Demand for natural gas in Asia is expected to rise substantially in the coming years, driven by the substanstial growth in China, India and Southeast Asia, International Energy Agency (IEA) Executive Director Fatih Birol said during a speech on the global energy outlook.
This trend is already evident in China, where natural gas consumption has risen by 4% to 14.5 billion m3 in October 2015 compared with 2014, according to the country’s National Development and Reform Commission. The total gas use was 149.6 billion m3 in the first 10 months of 2015, a 2.5% increase from 2014.
China is the world’s third largest importer of gas and has yearly gas demand of 49.3 billion m3 but has only 3% of the world’s gas reserves, leading to a 41.3% spike in natural gas imports this March, compared with the same period in 2014.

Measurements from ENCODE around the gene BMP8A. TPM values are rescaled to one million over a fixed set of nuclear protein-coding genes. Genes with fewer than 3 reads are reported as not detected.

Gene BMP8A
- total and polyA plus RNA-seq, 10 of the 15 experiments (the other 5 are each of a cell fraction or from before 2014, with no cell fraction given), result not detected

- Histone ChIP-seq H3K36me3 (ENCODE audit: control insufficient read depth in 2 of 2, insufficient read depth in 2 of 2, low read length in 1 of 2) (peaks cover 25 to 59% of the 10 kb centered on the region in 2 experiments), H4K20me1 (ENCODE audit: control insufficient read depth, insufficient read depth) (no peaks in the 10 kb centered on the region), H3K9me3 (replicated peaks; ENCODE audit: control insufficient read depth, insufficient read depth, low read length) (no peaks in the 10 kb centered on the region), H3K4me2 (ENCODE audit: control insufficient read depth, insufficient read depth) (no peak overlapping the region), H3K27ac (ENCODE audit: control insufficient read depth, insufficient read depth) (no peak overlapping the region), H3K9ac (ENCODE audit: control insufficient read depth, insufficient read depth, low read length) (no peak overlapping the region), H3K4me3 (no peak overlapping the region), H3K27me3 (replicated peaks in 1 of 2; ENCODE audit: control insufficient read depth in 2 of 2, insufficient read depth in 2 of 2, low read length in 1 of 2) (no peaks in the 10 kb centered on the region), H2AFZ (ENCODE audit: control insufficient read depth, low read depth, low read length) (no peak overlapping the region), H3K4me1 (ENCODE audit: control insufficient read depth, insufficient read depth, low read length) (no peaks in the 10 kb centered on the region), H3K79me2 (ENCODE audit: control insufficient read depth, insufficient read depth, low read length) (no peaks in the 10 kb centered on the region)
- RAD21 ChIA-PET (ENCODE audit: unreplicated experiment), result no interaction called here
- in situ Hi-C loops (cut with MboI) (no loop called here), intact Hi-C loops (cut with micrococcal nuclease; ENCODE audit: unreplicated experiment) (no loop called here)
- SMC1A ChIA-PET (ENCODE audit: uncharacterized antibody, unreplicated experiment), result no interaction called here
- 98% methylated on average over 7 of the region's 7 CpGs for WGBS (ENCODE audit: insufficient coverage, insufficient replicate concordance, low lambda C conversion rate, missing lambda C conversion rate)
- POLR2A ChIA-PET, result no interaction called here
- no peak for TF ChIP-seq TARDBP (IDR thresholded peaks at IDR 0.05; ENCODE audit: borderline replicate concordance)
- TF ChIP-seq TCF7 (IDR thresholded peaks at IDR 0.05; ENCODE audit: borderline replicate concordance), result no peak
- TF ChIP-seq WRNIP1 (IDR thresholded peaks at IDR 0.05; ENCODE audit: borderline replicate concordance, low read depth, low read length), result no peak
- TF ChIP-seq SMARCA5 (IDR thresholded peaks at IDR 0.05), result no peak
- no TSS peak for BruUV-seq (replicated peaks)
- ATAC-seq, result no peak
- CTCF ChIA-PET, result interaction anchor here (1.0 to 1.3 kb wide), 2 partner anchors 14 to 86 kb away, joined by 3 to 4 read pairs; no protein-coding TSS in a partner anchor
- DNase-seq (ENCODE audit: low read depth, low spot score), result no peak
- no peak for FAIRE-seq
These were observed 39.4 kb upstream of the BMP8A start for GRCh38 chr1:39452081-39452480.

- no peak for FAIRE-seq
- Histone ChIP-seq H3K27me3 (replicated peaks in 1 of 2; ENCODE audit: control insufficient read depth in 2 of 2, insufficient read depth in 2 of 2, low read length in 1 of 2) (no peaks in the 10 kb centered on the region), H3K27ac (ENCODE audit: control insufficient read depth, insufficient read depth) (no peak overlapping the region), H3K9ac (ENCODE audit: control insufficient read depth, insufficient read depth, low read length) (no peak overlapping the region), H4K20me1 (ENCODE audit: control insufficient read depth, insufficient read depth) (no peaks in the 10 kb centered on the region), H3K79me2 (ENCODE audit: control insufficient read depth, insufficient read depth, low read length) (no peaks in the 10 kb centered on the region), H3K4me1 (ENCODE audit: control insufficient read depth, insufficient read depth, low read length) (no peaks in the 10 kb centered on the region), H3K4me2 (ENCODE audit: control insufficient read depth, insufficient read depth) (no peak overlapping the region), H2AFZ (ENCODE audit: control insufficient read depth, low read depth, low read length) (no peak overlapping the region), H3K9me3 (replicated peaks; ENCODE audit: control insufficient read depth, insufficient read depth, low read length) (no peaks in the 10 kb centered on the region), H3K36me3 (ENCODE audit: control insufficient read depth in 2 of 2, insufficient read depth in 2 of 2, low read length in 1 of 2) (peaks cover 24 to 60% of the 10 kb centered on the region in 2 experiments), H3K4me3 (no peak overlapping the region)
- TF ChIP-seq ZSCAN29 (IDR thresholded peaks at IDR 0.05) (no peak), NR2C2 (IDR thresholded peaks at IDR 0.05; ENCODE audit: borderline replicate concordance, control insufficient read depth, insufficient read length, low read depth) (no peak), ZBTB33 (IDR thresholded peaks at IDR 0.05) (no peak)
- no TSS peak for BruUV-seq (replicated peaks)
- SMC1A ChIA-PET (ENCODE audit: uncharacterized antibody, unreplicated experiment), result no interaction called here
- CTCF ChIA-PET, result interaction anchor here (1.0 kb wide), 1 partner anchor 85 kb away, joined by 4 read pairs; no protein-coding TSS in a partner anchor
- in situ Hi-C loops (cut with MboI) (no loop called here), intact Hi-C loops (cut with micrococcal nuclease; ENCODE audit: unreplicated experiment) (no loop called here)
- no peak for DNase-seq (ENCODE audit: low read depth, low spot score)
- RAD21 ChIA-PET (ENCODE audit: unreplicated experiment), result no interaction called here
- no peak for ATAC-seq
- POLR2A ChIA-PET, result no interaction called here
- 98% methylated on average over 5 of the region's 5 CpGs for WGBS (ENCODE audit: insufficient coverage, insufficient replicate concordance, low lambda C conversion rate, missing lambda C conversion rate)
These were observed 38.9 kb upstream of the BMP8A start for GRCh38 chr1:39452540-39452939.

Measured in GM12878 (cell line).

Rising gas demand amidst plateauing economic growth has led the Chinese government to cut gas prices for a second time this year midway through November in the hope that this will lead to an expansion in the industry.
The 30% price cut may help the flagging manufacturing sector particularly, as the country records its slowest growth since 2009: 6.9% in 3Q15.
Natural gas production levels, however, are expected to keep pace with this growth in demand when looking at the Asian gas markets overall, Birol added. According to Research and Markets, energy demand in Southeast Asia is expected to increase substantially over the next five years. The market research firm believes there will also be higher industrial growth, gross domestic product (GDP), and increased urbanisation.Iran plans to export natural gas to China and other Asian countries following the lifting of international sanctions, Iranian President Hassan Rouhani said last week.
Edited from various sources by Francesca Brindle
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